J. P. Benjamin, Secretary of State.
 

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cash

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#2
I think any honest person reading this would conclude that there was no recognition of the confederacy by the Papal States--and that Bishop Lynch's instructions did indeed tell him to work to achieve recognition by the Papal States.

Regards,
Cash
 

trice

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#3
As seen in post #1 of this thread, the Secretary of State, Judah P. Benjamin, tells Bishop Lynch in his instructions that President Davis wishes him to try to get diplomatic recognition of the Confederacy from the Papal States if Lynch sees the chance for it.

This is, in case anyone is still trying to make believe otherwise, absolute proof that Secretary Benjamin and President Davis do not believe the Papal States have recognized the Confederacy on April 4, 1864 as Bishop Lynch is preparing to head to Europe.

Tim
 
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#4
Good find, Trice, good find.

That seems to settle the question of a Vatican recognition of the Confederacy in the negative.

That leaves those with legitimacy hopes for an independent Confedercy via international recognition with Saxe-Coburg and Gotha. :smile:
 
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#5
Well it appears that you have been congratulated by the choir, but don't start celebrating too soon.

This is only a rehashing Benjamin's opinion, but before I comment any further, what is the source?

I notice it is not listed.

Is there some problem with it?
 

trice

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#7
Well it appears that you have been congratulated by the choir, but don't start celebrating too soon.

This is only a rehashing Benjamin's opinion, but before I comment any further, what is the source?

I notice it is not listed.

Is there some problem with it?
Sarcasm ill becomes you -- particularly when your entire point is baseless. This can be found in:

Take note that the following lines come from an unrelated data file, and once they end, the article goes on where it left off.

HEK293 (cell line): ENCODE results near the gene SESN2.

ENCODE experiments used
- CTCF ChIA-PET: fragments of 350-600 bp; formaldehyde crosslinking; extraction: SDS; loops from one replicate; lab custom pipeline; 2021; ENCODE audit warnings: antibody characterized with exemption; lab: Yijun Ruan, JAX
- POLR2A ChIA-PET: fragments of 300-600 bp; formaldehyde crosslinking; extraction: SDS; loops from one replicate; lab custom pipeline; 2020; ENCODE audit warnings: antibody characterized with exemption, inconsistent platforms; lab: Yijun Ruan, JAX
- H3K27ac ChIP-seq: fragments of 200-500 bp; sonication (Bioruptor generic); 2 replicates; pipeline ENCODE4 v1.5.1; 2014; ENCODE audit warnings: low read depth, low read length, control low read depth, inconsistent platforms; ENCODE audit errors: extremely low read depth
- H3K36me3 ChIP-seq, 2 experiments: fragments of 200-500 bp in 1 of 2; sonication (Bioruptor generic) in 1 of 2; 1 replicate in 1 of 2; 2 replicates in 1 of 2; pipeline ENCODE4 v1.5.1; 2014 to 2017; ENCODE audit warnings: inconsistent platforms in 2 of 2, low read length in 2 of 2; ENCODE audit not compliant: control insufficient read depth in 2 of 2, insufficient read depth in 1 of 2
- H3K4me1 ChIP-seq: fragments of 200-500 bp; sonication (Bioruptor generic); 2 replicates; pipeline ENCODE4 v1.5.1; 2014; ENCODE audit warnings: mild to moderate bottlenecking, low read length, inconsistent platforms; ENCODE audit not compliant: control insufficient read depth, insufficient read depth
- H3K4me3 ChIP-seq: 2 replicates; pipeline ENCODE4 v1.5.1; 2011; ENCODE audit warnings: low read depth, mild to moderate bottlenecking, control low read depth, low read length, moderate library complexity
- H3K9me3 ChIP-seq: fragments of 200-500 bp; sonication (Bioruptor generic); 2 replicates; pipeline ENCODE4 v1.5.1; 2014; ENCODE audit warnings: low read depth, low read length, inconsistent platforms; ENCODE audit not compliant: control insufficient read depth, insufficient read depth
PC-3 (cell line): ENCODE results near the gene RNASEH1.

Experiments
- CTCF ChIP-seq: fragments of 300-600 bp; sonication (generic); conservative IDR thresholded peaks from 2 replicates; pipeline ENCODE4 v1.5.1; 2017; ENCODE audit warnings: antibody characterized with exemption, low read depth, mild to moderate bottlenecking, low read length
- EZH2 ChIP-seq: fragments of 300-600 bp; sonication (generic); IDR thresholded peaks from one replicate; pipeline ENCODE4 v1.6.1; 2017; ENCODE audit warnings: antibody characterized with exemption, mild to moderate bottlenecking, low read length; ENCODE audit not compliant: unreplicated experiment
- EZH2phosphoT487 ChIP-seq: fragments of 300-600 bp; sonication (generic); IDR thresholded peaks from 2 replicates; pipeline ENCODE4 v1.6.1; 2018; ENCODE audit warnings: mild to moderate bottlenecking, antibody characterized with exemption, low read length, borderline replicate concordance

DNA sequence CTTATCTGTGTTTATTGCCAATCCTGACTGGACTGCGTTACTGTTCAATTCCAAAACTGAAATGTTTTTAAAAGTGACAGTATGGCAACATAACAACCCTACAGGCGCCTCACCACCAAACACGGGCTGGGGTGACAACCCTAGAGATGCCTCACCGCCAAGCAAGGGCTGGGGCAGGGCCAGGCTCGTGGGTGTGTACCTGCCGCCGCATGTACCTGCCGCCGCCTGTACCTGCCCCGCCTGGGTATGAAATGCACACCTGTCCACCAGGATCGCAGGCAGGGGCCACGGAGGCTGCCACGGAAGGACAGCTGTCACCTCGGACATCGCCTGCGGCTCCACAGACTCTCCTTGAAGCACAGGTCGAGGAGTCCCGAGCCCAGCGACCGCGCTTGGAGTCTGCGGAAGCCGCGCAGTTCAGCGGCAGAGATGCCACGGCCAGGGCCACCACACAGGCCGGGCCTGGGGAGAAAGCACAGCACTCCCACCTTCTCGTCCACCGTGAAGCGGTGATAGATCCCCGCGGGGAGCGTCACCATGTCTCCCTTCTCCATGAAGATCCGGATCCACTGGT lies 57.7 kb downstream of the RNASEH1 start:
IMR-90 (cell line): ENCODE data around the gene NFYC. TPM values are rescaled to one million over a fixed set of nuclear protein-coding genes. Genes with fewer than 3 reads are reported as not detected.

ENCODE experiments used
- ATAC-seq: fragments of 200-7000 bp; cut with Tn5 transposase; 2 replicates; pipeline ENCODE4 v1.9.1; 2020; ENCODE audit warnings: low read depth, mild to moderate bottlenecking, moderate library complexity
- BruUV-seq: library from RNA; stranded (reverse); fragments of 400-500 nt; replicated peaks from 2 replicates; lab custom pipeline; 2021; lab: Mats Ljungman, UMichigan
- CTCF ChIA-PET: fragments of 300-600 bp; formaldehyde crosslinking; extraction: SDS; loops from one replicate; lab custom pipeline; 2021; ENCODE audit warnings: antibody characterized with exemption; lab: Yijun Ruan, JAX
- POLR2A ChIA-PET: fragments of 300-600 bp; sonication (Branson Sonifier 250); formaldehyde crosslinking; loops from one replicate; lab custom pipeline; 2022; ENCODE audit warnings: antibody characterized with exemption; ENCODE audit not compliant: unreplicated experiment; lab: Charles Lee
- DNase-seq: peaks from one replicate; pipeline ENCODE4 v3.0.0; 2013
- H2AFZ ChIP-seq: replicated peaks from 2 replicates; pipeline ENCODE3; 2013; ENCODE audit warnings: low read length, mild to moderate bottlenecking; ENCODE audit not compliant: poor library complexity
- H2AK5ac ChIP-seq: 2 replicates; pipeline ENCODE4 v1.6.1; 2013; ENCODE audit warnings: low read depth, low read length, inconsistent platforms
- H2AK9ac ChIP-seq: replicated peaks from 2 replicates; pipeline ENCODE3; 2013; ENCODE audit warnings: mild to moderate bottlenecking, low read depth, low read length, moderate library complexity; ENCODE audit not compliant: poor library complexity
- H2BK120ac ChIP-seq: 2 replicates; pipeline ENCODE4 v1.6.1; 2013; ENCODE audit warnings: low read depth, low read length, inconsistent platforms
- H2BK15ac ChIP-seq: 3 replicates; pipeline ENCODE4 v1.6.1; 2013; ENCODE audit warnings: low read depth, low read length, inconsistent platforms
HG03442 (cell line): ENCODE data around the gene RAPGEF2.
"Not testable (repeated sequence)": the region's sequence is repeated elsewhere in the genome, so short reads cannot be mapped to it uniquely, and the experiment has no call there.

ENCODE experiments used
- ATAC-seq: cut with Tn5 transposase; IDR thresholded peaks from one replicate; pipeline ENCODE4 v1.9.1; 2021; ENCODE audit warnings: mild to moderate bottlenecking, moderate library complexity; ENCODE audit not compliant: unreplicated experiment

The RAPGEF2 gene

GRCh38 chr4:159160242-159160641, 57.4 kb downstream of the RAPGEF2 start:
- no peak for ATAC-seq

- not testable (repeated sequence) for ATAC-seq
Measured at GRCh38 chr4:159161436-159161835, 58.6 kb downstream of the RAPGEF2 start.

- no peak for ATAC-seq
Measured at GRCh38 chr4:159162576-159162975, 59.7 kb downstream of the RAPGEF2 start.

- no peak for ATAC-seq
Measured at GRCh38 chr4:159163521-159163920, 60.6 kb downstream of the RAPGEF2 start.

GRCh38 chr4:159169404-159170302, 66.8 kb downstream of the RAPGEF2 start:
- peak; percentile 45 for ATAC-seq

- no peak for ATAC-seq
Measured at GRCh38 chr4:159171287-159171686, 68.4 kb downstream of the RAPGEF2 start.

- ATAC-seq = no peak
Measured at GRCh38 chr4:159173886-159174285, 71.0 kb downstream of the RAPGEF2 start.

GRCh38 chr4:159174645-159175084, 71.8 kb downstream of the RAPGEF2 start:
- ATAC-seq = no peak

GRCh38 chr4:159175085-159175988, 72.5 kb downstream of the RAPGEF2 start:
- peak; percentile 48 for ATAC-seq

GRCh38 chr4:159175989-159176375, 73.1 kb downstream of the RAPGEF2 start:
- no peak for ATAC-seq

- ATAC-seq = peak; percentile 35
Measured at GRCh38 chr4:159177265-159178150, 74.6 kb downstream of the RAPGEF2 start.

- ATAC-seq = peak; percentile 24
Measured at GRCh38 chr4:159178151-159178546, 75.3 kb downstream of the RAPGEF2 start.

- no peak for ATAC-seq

A COMPILATION
OF THE
MESSAGES AND PAPERS
OF THE
CONFEDERACY
INCLUDING THE DIPLOMATIC CORRESPONDENCE
1861-1865
PUBLISHED BV PERMISSION OF CONGRESS​
JAMES D. RICHARDSON
A REPRESENTATIVE FROM THE STATE OF TENNESSEE
COMPILER AND EDITOR OF "MESSAGES AND PAPERS OF THE PRESIDENTS"

In Two Volumes—Volume II.
NASHVILLE​
UNITED STATES PUBLISHING COMPANY
Copyright, 1904,​
By James D. Richardson.

NASHVILLE
UNITED STATES PUBLISHING COMPANY
1905​
=====

If you don't happen to have a copy, Google Books does. See pages 470-472.

Now, since all your expressed suspicions and implied slurs are shown to be wrong, you should politely retract them.

Tim
 
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#8
Sarcasm ill becomes you -- particularly when your entire point is baseless. This can be found in:
A COMPILATION
OF THE
MESSAGES AND PAPERS
OF THE
CONFEDERACY
INCLUDING THE DIPLOMATIC CORRESPONDENCE​

1861-1865

PUBLISHED BV PERMISSION OF CONGRESS​



JAMES D. RICHARDSON
A REPRESENTATIVE FROM THE STATE OF TENNESSEE
COMPILER AND EDITOR OF "MESSAGES AND PAPERS OF THE PRESIDENTS"​


In Two Volumes—Volume II.

NASHVILLE​



UNITED STATES PUBLISHING COMPANY​

Copyright, 1904,​

By James D. Richardson.​

NASHVILLE
UNITED STATES PUBLISHING COMPANY
1905​
=====

If you don't happen to have a copy, Google Books does. See pages 470-472.

Tim
Thanks.
===
 

trice

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#10
Good find, Trice, good find.

That seems to settle the question of a Vatican recognition of the Confederacy in the negative.

That leaves those with legitimacy hopes for an independent Confedercy via international recognition with Saxe-Coburg and Gotha. :smile:
Now that I think of it a bit, this letter seems to drive a few nails into the Saxe-Coburg-Gotha coffin as well.

The argument of the Confederate side is based on the assumption that, in late July 1861, the Confederate States were granted "diplomatic recognition" by the mere fact that Ernest Raven, citizen of Texas and consul to Texas from Saxe-Coburg and Gotha, applied to the Confederate government for an exequatur (a letter stating that the Confederacy acknowledged he was who he said he was, essentially). Exequaturs are not exactly required, but are normally asked for and given, to agents, consuls, and ambassadors in a foreign country.

We do know that Raven did apply for an exequatur. We also know he was the only consul to apply to the Confederacy for an exequatur. All other foreign officials in the Confederacy pre-war (and their replacements sent during the war, if any) had or applied exequaturs for through the US government, and generally communicated home through their embassies in Washington (which ticked the Confederate government off a bit).

We do know that in Eugene H. Berwanger's The British Foreign Service and the American Civil War (U of Kentucky Press, 1994) it says: "In requesting the exequatur, Raven's government made clear that its request did not imply or extend diplomatic recognition." TheGhost doesn't want to accept that or the footnote with it, but he hasn't presented any reason to think Berwanger is wrong.